FTX Explained: What Is It And Why Did It Collapse?

The FTX saga seems to be coming to a close. With the hammer blow of guilty verdicts coming back in just over four hours of jury deliberation, Sam Bankman-Fried, the progenitor of the FTX cryptocurrency exchange, now faces decades behind bars. His crypto empire, once valued at $32 billion, has come crashing down in a spectacular meltdown that took just days to complete. It's, therefore, not surprising that many of the details of the gigantic fraud that FTX ultimately became have been hidden under a mountain of new reporting on Bankman-Fried's trial, the personality that he is (sometimes referred to as SBF), and on what his future may hold.

Cryptocurrency is by nature a bit of a murky financial space, with regulations still lagging far behind those of the more established marketplace commodities (like stocks, for instance). But SBF's crypto voyage is actually somewhat more straightforward than it might initially seem: The MIT graduate ended up at the New York trading firm Jane Street out of college and eventually set out on his own path to commodity trading success. This is the story of FTX, its creator, and the truly epic downfall of both, which United States Attorney Damien Williams called (via press release) "one of the biggest financial frauds in American History — a multibillion-dollar scheme to make him [SBF] the King of Crypto."

FTX only launched in 2019

The path that led to the indictment and a forthcoming prison sentence for FTX's founder, Sam Bankman-Fried, began years ago, but the company itself was only founded in 2019. The platform and its app offered a welcoming environment, and both experienced investors and those new to the cryptocurrency market alike flocked to the trading space.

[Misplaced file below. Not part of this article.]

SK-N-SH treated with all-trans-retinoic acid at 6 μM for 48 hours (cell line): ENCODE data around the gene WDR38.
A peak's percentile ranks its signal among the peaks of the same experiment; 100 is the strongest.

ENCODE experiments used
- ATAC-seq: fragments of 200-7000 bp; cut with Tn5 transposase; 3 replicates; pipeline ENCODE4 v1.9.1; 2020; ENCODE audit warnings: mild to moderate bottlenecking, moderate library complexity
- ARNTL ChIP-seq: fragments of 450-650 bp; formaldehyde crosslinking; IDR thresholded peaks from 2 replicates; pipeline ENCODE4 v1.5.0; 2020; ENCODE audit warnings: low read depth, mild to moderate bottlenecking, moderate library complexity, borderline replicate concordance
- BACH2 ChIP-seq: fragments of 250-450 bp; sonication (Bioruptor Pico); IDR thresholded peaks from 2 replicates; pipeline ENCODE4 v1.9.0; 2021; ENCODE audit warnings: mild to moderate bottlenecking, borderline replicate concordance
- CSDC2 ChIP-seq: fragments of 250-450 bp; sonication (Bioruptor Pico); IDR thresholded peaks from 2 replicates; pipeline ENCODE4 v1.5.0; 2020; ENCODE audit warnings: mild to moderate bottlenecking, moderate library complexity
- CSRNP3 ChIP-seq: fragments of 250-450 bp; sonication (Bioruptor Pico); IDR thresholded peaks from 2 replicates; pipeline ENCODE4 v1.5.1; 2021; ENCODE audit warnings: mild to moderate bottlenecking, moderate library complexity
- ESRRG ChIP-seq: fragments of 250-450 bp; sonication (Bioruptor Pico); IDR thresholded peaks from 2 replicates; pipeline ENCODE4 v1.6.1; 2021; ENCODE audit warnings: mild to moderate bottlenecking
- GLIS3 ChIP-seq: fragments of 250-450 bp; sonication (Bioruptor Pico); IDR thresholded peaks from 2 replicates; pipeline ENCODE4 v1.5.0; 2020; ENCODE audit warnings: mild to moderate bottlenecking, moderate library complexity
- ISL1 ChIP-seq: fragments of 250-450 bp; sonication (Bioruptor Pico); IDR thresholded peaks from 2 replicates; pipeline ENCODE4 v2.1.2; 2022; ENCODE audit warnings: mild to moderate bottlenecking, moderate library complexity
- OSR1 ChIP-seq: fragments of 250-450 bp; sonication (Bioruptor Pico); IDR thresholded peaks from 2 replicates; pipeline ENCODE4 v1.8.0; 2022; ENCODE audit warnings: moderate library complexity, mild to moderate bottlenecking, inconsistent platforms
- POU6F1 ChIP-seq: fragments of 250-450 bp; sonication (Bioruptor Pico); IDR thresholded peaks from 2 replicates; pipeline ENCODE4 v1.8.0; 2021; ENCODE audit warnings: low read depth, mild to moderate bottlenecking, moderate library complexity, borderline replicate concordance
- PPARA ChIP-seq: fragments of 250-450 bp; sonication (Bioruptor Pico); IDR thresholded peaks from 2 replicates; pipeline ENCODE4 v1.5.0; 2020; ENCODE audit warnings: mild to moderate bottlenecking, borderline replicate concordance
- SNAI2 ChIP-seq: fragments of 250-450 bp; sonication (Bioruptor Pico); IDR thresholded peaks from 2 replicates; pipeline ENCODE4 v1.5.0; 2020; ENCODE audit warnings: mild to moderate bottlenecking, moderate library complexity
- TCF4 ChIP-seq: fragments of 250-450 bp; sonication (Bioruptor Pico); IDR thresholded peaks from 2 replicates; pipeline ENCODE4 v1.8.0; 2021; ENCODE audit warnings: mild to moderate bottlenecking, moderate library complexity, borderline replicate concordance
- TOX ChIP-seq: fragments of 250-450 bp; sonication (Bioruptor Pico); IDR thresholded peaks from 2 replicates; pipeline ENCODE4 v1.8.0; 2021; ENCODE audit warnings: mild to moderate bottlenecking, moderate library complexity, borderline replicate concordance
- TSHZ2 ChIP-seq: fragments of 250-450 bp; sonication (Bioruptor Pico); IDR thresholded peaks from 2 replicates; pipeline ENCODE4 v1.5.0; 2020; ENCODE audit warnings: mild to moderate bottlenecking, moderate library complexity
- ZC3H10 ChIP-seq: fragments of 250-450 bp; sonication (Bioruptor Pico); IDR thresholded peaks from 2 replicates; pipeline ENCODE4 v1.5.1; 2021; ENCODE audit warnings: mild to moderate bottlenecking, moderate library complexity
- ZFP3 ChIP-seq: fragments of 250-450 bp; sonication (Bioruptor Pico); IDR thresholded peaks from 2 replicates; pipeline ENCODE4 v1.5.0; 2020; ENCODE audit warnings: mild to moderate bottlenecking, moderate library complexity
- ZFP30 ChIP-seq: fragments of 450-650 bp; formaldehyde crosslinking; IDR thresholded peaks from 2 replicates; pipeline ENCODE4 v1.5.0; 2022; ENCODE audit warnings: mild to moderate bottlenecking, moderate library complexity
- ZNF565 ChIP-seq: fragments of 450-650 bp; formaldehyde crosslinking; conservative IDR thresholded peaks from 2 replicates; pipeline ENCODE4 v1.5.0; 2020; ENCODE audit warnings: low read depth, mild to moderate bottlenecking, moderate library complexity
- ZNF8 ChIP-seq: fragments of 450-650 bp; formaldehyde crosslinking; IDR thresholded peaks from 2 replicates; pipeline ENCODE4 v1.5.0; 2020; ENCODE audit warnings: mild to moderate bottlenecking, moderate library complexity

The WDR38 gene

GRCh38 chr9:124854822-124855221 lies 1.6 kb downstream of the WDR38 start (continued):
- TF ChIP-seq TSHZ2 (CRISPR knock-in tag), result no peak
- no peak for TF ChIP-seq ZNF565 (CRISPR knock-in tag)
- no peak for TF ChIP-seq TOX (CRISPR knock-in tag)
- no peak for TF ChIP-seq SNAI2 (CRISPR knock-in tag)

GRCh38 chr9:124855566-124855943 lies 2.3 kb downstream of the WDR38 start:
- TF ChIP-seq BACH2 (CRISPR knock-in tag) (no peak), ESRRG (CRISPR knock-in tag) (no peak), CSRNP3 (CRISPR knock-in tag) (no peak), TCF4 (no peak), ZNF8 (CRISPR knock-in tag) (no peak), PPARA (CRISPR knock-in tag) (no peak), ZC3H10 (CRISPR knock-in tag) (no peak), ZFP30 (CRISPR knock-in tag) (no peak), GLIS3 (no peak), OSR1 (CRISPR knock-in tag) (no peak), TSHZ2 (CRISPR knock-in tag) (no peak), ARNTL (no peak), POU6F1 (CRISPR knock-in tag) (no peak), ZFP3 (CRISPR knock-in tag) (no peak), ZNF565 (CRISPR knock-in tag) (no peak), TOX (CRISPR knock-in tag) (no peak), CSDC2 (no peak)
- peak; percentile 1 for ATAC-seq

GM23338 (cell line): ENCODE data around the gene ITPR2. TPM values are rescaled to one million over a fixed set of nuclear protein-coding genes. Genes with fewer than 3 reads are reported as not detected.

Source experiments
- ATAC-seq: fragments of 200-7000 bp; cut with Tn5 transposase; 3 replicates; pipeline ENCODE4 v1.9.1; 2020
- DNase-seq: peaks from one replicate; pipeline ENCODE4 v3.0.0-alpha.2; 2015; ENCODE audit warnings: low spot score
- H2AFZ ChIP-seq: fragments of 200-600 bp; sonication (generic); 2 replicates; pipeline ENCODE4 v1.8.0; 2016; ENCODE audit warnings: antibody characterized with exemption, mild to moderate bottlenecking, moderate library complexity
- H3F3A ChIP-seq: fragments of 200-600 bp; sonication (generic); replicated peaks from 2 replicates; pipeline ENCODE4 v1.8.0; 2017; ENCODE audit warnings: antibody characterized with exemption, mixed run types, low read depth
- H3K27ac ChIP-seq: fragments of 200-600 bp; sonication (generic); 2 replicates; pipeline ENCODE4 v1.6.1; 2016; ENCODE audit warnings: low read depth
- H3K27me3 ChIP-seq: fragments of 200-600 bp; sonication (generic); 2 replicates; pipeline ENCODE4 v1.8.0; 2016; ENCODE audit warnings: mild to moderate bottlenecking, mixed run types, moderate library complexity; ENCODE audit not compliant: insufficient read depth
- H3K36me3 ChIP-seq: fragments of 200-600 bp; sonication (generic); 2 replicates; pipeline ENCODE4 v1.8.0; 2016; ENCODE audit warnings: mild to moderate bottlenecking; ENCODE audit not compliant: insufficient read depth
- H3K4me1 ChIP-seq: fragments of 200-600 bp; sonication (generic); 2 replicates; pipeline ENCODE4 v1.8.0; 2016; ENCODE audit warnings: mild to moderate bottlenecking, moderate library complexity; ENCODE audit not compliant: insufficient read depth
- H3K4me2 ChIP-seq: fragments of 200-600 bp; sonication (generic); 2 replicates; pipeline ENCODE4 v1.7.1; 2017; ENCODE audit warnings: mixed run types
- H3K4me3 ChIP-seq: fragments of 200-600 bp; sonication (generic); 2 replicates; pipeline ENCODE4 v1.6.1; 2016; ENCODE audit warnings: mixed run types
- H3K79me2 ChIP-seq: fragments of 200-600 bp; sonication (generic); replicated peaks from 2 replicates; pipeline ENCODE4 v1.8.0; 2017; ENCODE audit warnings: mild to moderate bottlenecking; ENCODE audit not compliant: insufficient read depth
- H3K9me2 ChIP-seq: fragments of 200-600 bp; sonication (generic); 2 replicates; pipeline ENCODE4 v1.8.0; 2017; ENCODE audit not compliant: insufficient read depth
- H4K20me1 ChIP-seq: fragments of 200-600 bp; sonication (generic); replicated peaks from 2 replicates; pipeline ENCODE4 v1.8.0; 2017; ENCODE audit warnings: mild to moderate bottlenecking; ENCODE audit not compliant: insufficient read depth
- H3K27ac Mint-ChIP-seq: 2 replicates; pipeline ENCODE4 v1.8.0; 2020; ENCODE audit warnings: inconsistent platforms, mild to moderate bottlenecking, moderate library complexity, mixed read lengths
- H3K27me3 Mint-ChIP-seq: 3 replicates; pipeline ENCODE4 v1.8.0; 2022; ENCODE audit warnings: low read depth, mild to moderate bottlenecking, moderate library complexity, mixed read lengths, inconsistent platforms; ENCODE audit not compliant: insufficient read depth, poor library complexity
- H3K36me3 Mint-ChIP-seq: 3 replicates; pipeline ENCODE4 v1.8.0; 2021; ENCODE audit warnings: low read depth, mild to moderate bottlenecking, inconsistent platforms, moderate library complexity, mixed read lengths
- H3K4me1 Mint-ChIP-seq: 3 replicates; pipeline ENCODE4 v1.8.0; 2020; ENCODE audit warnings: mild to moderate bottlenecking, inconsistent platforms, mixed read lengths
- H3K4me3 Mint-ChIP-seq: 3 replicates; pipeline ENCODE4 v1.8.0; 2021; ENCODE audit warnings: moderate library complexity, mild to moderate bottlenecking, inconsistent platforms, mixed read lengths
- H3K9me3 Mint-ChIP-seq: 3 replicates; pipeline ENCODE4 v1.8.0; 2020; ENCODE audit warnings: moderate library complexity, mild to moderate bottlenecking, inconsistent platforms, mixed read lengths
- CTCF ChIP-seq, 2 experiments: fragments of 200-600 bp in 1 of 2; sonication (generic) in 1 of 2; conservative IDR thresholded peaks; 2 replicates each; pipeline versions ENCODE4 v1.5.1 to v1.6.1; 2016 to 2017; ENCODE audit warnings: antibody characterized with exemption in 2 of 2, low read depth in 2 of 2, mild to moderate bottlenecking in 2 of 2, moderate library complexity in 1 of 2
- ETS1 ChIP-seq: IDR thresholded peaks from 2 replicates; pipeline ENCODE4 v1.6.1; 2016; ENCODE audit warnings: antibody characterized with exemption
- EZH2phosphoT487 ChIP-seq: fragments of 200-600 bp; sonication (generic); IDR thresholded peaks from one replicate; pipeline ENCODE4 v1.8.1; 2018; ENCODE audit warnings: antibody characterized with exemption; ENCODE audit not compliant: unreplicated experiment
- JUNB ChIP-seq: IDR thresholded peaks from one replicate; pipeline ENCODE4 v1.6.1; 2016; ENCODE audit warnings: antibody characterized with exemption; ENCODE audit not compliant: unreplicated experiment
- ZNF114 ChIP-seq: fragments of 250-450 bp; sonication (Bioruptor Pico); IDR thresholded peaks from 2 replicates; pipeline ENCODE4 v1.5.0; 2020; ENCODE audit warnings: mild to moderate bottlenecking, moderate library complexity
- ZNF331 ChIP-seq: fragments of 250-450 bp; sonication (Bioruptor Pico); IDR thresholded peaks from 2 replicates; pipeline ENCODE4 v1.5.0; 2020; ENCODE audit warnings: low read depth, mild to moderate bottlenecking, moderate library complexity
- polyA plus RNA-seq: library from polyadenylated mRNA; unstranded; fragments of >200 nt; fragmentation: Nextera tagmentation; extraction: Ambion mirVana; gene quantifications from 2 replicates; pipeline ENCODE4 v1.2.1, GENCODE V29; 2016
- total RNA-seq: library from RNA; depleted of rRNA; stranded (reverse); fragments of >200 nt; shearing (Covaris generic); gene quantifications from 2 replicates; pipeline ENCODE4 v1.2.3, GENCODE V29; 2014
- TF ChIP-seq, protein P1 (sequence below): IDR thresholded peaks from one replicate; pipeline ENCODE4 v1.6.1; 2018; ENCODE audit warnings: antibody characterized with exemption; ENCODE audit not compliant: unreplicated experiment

It's notable that FTX was such a young exchange, however. Within cryptocurrency markets, reputation and reliability are key facets in selecting a platform to facilitate trading. These are features that can only be built through years of trust, leading to significant user preference for older, well-established exchange platforms like Coinbase (2012), Gemini (2015), and Bitstamp (2011), the first exchange created. Another feature of Coinbase, in particular, is its status as a publicly traded company. This means the brand can't engage in roguish behavior that might otherwise thrive in the regulation abyss of cryptocurrencies (and certainly did at FTX).

The exchange served millions of users

Even with its lack of historical precedence in the marketplace, the FTX exchange quickly gained a sizeable following. At peak, the exchange served 1.2 million American crypto traders and savers. This isn't in the same league as the likes of Binance, with 128 million users, or Coinbase, with 108 million, but places it in the same general conversation as other household names in the industry like Kraken (around 4 million users in 2019) or CEX.io with about 3 million users.

Moreover, when the company went belly up, the 1.2 million users in the U.S. (and around 5 million around the world) represented a substantial number of investors who had put some or perhaps even all of their savings for the future into the vision sold by Sam Bankman-Fried and his team. It's easy to see why; FTX appealed to the early entrant into the crypto world with support for nine prominent fiat currencies, including the U.S. Dollar, Pound, Euro, and even the Ghanian Cedi. Traders could utilize leveraged trading to take advantage of token ownership, futures trading, and a variety of other actions within the cryptocurrency space. FTX made it easy to get into the cryptocurrency game, and many bought in as a result.